• Let’s think the unthinkable, let’s do the undoable. Let us prepare to grapple with the ineffable itself, and see if we may not eff it after all. Douglas Adams
    Dirk Gently's Holistic Detective Agency

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Other Blogs

  • Unsettled Time
    We are living in unsettled time. Wp Rnpt has ended the time between time, the Days Upon the Year in which time is upended and unordered, but time is still not aligned fully. We have space in which action exists, in which we can uphold the world, set ma’at in its place, the leverage to […]
  • Just a quick note
    I’ve updated my bio page with a link to Les Cabinets Des Polytheistes, where my story “Spine of the World” is published (and in which people can play Spot The Netjer if they are so inclined), and my less-specific webspace Suns in Her Branches, which is broader than this space (which is specifically for reconstructionist-derived […]
  • Opet article is up
    And can be read here.Filed under: Patheos Links
  • On Falling in Love
    For a long time, whenever I wanted to talk about the experience of conversion when I found Kemeticism, I talked about falling in love. It wasn’t just “Oh, this religious concept works for me,” it was a passionate thing, an […]
  • Eclipse Magic
    I am eight. I have been given a subscription to the magazine Sky & Telescope as part of our preparation for Halley’s Comet, and I read through it, earnestly trying to make sense of the articles, studying the pictures. I […]
  • Hills of the Horizon: The Past is Another Country
    The problem with extrapolation from history is that nothing is testable. The evolution of a religion over time is not a predictable and easily comprehensible thing, where we can look at a point in time and say, "It was like this then, so it would be like that now." The process of deciding what needs […]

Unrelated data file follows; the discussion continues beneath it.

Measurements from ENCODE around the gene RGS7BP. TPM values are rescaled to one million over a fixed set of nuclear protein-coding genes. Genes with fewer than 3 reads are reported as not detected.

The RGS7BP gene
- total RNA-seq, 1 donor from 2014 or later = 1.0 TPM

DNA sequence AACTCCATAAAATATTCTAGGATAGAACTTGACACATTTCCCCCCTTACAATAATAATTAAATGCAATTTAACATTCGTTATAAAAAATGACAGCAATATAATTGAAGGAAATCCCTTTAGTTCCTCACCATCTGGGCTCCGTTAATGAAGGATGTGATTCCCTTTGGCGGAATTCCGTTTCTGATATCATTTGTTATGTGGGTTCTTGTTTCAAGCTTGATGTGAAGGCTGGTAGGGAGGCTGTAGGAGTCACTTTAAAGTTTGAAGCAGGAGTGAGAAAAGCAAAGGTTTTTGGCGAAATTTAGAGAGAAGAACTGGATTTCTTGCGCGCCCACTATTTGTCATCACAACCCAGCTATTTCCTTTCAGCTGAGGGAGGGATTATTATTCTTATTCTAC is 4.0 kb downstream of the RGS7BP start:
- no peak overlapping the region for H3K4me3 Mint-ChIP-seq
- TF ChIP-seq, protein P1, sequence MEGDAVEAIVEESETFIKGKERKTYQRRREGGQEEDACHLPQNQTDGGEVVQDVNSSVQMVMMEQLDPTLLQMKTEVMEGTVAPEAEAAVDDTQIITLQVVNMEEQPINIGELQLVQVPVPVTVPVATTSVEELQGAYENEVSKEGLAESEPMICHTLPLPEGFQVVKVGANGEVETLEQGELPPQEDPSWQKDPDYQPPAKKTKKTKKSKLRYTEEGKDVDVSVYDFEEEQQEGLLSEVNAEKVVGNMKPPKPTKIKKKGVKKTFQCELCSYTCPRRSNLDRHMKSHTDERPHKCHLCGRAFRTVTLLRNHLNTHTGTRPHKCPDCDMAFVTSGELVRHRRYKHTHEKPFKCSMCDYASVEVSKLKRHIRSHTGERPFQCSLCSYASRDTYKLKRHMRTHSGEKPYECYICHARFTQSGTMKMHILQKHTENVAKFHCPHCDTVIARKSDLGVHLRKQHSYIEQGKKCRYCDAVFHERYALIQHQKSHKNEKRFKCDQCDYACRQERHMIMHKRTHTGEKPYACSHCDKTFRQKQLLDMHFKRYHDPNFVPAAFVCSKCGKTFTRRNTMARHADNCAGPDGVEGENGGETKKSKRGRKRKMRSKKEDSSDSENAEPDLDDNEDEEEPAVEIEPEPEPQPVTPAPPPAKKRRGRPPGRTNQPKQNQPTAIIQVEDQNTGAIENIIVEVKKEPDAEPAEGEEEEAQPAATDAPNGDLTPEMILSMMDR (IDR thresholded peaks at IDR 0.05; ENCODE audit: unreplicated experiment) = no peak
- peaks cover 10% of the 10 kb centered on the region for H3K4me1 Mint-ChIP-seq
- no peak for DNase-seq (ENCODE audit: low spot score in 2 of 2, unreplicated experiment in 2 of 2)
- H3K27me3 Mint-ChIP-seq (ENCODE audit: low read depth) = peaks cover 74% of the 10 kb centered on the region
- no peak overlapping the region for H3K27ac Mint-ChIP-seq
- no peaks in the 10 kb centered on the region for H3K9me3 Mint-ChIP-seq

In the Cold There Are Candles

The sanctuary is bright, bright, the severe Puritan white of everything moderated by the jeweltone quilt hung in the front and the two immense squares hanging from the balcony windows on either side, two immense squares bearing names, remembrances, handprints, love expressed in pen and quilting, years of life. Most from the forties or fifties spanning to the nineties, one 1982-1990 with photographs of a family laminated to the fabric.

The disco ball rotates over the chancel as we are called to sing, and we sing “Deck the Halls” with all the promise of Advent, we strike the harp and join the chorus in the house of remembrance, in the gathering chill of winter. Candles are lit, so many for the many recent dead, some also for hopes, for joys, the bowl for candles brimming with lights.

I look through the order of service, read the texts of the music I missed when taking the little ones down to the nursery, and half-laugh, as one of the pieces, listed as ‘sung in German’, is translated “There’s no getting along with some people.” The church is packed, overflowing, which I was expecting from the parking, expecting because it is the parish minister’s farewell sermon, and she has been there about as long as I have, a little longer, though without the five-year gap in the middle. It makes the sound on the balcony difficult, and I strain for hearing.